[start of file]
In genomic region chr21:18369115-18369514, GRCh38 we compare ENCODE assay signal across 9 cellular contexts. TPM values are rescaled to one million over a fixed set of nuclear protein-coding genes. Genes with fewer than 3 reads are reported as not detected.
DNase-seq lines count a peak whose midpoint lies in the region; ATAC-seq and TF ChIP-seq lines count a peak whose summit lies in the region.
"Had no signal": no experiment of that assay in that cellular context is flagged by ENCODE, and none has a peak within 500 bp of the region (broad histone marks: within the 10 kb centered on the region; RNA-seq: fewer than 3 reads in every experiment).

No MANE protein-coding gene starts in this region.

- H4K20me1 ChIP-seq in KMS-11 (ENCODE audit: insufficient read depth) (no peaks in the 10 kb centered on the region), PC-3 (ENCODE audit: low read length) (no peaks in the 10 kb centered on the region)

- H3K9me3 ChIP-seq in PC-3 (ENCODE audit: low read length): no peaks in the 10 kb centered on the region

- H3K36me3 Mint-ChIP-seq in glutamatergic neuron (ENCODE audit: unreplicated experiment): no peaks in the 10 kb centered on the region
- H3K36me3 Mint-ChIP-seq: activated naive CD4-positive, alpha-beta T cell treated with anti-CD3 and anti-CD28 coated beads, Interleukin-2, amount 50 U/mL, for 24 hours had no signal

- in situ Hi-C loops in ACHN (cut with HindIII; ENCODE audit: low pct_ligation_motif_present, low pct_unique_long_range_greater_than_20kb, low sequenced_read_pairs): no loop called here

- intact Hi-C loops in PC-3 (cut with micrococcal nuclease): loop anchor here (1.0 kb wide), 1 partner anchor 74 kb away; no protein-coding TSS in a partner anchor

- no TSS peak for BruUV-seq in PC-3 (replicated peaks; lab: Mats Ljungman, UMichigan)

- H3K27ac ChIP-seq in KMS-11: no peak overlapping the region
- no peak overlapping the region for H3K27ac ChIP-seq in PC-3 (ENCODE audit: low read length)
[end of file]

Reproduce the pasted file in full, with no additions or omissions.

In genomic region chr21:18369115-18369514, GRCh38 we compare ENCODE assay signal across 9 cellular contexts. TPM values are rescaled to one million over a fixed set of nuclear protein-coding genes. Genes with fewer than 3 reads are reported as not detected.
DNase-seq lines count a peak whose midpoint lies in the region; ATAC-seq and TF ChIP-seq lines count a peak whose summit lies in the region.
"Had no signal": no experiment of that assay in that cellular context is flagged by ENCODE, and none has a peak within 500 bp of the region (broad histone marks: within the 10 kb centered on the region; RNA-seq: fewer than 3 reads in every experiment).

No MANE protein-coding gene starts in this region.

- H4K20me1 ChIP-seq in KMS-11 (ENCODE audit: insufficient read depth) (no peaks in the 10 kb centered on the region), PC-3 (ENCODE audit: low read length) (no peaks in the 10 kb centered on the region)

- H3K9me3 ChIP-seq in PC-3 (ENCODE audit: low read length): no peaks in the 10 kb centered on the region

- H3K36me3 Mint-ChIP-seq in glutamatergic neuron (ENCODE audit: unreplicated experiment): no peaks in the 10 kb centered on the region
- H3K36me3 Mint-ChIP-seq: activated naive CD4-positive, alpha-beta T cell treated with anti-CD3 and anti-CD28 coated beads, Interleukin-2, amount 50 U/mL, for 24 hours had no signal

- in situ Hi-C loops in ACHN (cut with HindIII; ENCODE audit: low pct_ligation_motif_present, low pct_unique_long_range_greater_than_20kb, low sequenced_read_pairs): no loop called here

- intact Hi-C loops in PC-3 (cut with micrococcal nuclease): loop anchor here (1.0 kb wide), 1 partner anchor 74 kb away; no protein-coding TSS in a partner anchor

- no TSS peak for BruUV-seq in PC-3 (replicated peaks; lab: Mats Ljungman, UMichigan)

- H3K27ac ChIP-seq in KMS-11: no peak overlapping the region
- no peak overlapping the region for H3K27ac ChIP-seq in PC-3 (ENCODE audit: low read length)